What is the background to a belief of the journalist that the removal of tonsils in circumstances she states would meet the test of materiality? Where are such insurers, I cannot think of any. And once upon a time most kids needed to have their tonsils removed. So I suggest she is creating a circumstance that just does not exist.


Hi Bruce, 

Thank you for pointing this out. You are right - the hypothetical tonsils example I used would most likely not meet the test of materiality. 

An insurance lawyer pointed this out to me this afternoon, and after seeking a second opinion from another legal expert, I have corrected the story.

Both of my contacts have assured me the new example accurately illustrates the point I am trying to make. I am sorry to lead any readers astray! 


Interesting change. As a joe average on insurance I see no material difference between the two examples, obviously the professionals disagree, and therefore I'd consider you you have illustrated the point most concisely.



While your chosen example was not technically correct you still effectively demonstrated how the policy avoidance process operates.

Andrew Hooker insists an 'innocent' consumer could lose their entire policy cover through non disclosure. This is nonsense. If the proposer had, say, a material criminal conviction and did not disclose this, they are not 'innocent'. If the insurer attempted to avoid the policy from inception and on investigation it transpired the proposer was indeed 'innocent' and the non disclosure not material, the policy would be valid.

I agree with Susan Taylor that the disclosure and avoidance regime is in need of review. While the IFSO receives complaints on just a very small percentage of all claims and only 10% of these are for 'non disclosure' issues, the process is still weighted in favour of insurers and open to exploitation by them. It would be interesting to see some IFSO data on variances between individual insurers.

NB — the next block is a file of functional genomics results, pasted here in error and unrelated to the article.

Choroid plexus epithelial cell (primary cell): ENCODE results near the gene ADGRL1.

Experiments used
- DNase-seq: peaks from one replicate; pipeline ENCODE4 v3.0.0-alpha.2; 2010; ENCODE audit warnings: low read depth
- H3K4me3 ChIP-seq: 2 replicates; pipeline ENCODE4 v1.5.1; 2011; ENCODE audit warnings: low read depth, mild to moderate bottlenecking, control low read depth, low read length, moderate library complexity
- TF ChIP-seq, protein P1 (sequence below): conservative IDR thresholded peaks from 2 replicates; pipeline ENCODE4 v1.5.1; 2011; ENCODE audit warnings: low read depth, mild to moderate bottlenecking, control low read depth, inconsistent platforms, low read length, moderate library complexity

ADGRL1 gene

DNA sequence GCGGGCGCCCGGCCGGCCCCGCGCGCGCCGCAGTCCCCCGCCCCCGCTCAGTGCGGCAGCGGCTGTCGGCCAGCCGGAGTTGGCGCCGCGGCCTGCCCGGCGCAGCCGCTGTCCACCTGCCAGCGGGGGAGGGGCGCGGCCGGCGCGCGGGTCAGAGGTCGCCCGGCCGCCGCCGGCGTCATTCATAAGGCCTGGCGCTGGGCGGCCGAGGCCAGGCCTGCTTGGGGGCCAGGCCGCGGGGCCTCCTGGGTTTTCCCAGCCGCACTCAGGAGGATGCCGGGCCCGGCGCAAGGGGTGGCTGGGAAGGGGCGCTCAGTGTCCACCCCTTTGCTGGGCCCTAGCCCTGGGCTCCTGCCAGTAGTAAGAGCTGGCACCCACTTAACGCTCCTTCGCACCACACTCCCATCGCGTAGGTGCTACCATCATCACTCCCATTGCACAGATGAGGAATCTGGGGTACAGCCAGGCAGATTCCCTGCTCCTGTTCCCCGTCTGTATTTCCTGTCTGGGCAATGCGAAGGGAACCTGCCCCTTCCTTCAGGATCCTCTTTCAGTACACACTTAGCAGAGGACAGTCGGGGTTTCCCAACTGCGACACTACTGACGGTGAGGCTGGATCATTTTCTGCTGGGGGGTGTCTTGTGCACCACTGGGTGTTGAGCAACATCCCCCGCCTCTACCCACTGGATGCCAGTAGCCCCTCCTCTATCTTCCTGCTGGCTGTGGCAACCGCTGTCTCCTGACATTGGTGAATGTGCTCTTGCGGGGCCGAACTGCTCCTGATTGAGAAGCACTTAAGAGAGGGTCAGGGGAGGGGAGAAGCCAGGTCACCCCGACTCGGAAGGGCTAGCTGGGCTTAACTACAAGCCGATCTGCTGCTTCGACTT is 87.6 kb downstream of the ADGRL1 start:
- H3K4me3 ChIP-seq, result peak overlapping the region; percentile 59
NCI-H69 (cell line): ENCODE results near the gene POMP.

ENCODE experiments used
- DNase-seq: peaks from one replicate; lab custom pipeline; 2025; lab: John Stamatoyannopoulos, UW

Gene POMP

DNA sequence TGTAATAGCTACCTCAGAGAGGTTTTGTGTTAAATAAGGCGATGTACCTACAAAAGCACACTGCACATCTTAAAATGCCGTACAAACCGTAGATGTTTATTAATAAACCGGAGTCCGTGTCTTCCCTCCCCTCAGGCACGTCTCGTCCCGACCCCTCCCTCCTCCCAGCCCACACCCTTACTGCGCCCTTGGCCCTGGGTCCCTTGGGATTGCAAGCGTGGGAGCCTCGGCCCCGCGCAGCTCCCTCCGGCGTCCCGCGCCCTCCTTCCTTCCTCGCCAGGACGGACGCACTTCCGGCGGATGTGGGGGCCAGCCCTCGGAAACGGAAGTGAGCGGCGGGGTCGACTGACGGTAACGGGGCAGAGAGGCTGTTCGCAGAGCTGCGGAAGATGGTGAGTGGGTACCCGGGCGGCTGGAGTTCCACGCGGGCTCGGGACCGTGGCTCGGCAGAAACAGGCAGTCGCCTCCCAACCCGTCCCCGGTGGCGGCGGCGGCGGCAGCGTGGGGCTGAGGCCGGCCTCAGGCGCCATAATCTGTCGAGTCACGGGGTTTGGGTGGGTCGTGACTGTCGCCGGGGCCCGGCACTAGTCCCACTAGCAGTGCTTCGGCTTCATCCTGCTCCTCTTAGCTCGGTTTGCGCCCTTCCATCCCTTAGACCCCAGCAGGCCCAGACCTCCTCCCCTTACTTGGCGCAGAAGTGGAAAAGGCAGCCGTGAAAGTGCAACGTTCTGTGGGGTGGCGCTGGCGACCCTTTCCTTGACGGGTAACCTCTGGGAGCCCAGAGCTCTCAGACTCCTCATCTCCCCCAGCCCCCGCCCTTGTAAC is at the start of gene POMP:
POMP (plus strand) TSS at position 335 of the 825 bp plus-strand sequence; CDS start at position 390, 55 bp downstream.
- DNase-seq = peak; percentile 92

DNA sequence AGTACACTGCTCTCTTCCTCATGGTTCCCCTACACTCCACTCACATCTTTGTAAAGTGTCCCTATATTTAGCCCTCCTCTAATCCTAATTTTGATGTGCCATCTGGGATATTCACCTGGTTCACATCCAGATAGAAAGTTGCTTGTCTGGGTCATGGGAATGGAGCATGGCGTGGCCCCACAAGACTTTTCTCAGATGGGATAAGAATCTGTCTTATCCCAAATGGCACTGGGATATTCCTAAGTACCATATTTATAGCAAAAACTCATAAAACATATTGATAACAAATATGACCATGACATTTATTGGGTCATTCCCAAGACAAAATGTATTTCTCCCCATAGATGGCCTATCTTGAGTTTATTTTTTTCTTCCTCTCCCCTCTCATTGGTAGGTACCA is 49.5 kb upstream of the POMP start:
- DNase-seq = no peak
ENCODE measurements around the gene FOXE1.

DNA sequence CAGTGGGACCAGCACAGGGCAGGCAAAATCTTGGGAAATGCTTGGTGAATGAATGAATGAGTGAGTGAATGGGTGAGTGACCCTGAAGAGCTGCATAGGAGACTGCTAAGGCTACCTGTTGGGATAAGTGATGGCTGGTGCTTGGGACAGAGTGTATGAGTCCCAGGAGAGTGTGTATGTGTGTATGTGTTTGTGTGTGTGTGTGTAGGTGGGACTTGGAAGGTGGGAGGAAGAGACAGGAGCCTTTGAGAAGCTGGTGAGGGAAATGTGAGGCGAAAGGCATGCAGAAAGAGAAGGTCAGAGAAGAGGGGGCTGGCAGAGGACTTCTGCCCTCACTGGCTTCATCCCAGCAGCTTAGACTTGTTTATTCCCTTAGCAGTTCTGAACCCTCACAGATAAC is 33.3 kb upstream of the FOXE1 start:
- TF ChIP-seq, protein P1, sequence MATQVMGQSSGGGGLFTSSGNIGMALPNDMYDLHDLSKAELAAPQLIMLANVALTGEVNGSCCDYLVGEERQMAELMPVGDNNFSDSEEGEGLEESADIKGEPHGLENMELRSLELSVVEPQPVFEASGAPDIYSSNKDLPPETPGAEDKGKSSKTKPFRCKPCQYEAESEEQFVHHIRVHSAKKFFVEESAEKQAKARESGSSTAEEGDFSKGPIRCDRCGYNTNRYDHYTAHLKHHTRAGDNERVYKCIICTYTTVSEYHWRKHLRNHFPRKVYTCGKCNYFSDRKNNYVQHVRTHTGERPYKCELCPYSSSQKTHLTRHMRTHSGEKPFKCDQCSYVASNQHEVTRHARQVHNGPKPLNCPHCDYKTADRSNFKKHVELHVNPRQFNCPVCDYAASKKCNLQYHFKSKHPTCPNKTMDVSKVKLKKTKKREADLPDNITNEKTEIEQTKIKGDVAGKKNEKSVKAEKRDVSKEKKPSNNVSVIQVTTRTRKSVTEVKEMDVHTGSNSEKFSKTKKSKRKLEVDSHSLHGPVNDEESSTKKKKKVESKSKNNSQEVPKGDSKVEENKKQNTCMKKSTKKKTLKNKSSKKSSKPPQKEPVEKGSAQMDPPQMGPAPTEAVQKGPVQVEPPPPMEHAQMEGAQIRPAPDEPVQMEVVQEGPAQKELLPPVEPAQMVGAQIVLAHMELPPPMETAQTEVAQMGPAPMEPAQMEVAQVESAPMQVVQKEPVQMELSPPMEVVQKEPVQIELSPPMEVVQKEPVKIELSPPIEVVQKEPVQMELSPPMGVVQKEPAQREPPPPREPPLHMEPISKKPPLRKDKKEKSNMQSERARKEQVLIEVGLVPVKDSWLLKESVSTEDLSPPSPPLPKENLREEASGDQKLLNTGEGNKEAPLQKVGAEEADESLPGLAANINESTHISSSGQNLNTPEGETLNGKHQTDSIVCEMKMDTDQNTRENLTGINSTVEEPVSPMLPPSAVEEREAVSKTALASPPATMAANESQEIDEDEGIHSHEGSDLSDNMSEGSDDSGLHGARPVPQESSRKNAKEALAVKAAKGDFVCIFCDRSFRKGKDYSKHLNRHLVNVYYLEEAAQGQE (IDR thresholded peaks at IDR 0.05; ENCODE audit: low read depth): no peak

But there will be consequences as insurers put more resource into the proposal process. Questionnaires will become more detailed and specific, reducing the ambiguity that can sometimes work in a proposers favour. Call centre interactions will take longer. Investigations of answers indicating higher risk factors will be more thorough and time consuming. Insurers will err on the side of caution and where doubt exists, they will more often decline to provide cover. No insurance and you won't get a mortgage.

We also don't know how many of the IFSO complaints are intentional non disclosures vs memory losses. My experience in dealing with insurers over claims is that non disclosure which is credibly explained by simply failing to recall details, can receive a reasonable response. I am anticipating that under a tightened declaration regime, this latitude will disappear.


Yes, so, ACC. Avoidance on non-disclosure. Or using a rubber stamp out-clause of 'pre-existing condition' You only have to trawl through the comments on the recent stuff article to see how badly weighted this insurance scheme is in terms of a power imbalance. Regardless of the intentions behind setting this scheme up decades ago, it feels to have morphed into something completely different now. And my biggest issue is that ACC is unavoidable. Its not like you can decide to take your business elsewhere if you have unsatisfactory dealings with them like you might with other lines of insurance.


ACC is not like conventional insurance which is underwritten with a proposal and acceptance etc. So non disclosure of material underwriting facts does not usually apply to ACC cover. The various mentions of ACC in this 'avoidance' discussion are about whether a claim is covered under the wording of the ACC Act - which is a different issue to the topic under discussion in this thread.

To clarify; 'avoidance' in the insurance context is not 'avoiding' payment of a claim. The word describes the action of declaring a policy void from inception.